The Seasoned Ticket #210

Robert Horton is a Scarecrow board member and a longtime film critic. He will be contributing a series of “critic’s notes” to the Scarecrow blog—a chance to highlight worthy films playing locally and connecting them to the riches of Scarecrow’s collection.

Close opens today at the SIFF Cinema Uptown. It’s nominated in the Best International Feature Film category at the Oscars this year.

It might be that every year is rich in movies about children, and that the subject is so common in the cinema that one hardly notices it. But 2022 felt especially rich, maybe because I got to see more film-festival titles than usual—making movies about childhood is surely a mainstay for younger filmmakers whose work might not get beyond the festival circuit. For the record, I was impressed by Emmanuelle Nicot’s Dalva (grossly re-branded as Love According to Dalva), Joseph Amenta’s Soft, Claudia Sainte-Luce’s The Realm of God, as well as genre pictures such as Dan Trachtenberg’s Prey and Eskil Vogt’s The Innocents, and more high-profile films, such as Panah Panahi’s Hit the Road and the Oscar nominees Aftersun and The Quiet Girl. And there were more. 

Perhaps the abundance of childhood pictures explains how Lukas Dhont’s Close feels underappreciated. You may think you have seen this movie before, or you might assume it falls into a conventional frame of queer cinema. You haven’t, and it doesn’t. The early sun-dappled scenes depict the borderless friendship of two 13-year-old boys, Leo (Eden Dambrine) and Remi (Gustav De Waele), who live in a rural area and enjoy a prelapsarian freedom, constantly at each other’s sides and houses. It’s only when they begin school, where other kids conclude that their physical closeness must mean they’re gay, that this friendship becomes self-conscious.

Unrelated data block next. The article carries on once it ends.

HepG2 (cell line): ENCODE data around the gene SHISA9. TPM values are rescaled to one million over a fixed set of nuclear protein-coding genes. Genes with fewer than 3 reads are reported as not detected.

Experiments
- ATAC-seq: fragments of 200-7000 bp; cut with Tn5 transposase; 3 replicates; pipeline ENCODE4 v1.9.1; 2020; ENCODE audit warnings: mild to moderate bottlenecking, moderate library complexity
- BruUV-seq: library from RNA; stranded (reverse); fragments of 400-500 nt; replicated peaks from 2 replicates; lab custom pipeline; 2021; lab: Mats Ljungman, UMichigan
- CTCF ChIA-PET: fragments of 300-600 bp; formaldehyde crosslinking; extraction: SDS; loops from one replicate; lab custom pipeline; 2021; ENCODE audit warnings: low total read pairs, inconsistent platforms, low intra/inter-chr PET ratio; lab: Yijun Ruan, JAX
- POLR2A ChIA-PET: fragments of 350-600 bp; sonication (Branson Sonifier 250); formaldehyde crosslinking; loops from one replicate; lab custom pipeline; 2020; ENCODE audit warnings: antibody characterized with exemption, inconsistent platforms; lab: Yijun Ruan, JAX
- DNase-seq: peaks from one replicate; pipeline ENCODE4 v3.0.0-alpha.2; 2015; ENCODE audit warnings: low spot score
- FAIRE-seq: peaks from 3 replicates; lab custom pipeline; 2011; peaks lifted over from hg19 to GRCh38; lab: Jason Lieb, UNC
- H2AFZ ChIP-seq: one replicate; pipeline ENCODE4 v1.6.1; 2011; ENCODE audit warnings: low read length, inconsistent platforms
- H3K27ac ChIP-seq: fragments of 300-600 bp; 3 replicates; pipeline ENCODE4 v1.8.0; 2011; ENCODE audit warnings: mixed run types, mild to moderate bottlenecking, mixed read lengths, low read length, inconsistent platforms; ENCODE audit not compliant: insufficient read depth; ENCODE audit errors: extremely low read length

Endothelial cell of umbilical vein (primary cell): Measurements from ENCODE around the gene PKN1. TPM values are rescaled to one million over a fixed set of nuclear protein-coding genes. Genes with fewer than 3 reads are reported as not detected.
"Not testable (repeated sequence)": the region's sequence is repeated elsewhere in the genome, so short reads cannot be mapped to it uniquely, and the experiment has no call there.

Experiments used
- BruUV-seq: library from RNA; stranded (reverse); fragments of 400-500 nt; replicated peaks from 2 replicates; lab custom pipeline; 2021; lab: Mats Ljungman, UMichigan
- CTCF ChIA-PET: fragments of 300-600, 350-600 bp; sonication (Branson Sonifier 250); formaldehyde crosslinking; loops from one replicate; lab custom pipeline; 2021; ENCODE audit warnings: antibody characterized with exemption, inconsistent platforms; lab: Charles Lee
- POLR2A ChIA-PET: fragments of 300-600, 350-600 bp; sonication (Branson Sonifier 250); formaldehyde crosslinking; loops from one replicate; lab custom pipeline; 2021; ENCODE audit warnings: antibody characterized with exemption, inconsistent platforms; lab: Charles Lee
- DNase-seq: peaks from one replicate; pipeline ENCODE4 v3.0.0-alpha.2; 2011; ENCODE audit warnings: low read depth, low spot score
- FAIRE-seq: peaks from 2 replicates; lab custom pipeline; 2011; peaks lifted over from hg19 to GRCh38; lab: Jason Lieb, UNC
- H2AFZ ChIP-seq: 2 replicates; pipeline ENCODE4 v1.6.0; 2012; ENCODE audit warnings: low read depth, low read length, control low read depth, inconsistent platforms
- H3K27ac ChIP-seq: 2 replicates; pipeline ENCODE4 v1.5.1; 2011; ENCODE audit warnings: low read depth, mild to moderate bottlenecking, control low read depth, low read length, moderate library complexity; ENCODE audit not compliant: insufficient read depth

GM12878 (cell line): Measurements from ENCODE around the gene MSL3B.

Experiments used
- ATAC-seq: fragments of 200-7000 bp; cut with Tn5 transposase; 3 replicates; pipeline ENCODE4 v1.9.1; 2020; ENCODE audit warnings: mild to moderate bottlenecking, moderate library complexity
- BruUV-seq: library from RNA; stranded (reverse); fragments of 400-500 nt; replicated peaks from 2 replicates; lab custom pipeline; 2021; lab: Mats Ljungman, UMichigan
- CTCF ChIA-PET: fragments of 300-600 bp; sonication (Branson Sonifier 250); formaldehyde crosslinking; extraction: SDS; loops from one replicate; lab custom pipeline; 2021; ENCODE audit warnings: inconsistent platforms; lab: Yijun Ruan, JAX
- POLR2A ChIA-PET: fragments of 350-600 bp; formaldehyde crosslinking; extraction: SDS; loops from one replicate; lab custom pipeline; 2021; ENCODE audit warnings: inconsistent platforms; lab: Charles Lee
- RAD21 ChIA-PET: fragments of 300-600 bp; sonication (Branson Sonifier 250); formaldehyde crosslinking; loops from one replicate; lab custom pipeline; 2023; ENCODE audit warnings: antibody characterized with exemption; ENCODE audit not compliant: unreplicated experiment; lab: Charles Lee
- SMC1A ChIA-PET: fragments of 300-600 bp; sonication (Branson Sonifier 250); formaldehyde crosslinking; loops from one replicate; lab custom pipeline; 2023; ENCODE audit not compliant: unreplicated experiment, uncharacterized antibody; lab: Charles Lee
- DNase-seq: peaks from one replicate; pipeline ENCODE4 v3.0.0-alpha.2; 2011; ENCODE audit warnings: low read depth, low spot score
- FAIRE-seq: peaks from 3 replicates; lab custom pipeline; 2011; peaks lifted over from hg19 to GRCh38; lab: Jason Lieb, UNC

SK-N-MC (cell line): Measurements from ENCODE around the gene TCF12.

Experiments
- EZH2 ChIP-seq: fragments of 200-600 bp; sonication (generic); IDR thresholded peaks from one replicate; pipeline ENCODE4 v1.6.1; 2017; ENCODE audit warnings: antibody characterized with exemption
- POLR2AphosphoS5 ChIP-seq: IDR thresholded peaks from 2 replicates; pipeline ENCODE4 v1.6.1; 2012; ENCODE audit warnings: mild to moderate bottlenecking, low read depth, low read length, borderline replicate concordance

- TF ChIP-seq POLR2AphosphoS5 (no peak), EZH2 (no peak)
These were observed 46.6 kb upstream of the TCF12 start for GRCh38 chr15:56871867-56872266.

Remi doesn’t appear bothered by the taunting from others, only by the fact that Leo is suddenly wary and less affectionate. Close is not about the tragedy of gay kids being bullied at school, but about the tragedy of self-confidence being shaken by the opinions of the outside world—Leo isn’t strong enough not to absorb the sneering, so he pushes Remi away and adopts the accepted styles of schoolyard machismo, including joining the school hockey team (Dhont lingers endlessly on Leo’s hockey practices and games, turning the padding and the helmet into literalized armor atop all that was sensitive in this boy).

Dhont’s style seems to be a deliberate continuation of (or an elaborate homage to) his Belgian compatriots the Dardenne brothers—including the casting, in an important supporting role, of Émilie Dequenne, star of the Dardennes’ Rosetta, which won the Palme d’Or and Best Actress prizes at Cannes in 1999. There are times when this intimate, handheld style feels a little generic, a go-to mode for Euro-cinema these days. But what elevates Close is the almost casual way the worm of doubt can be installed in a previously happy existence—an observation devastatingly brought to life—and the power of the actors, especially Dambrine, who gives one of the performances of the year.


February 10, 2023

Robert Horton is a member of the National Society of Film Critics.

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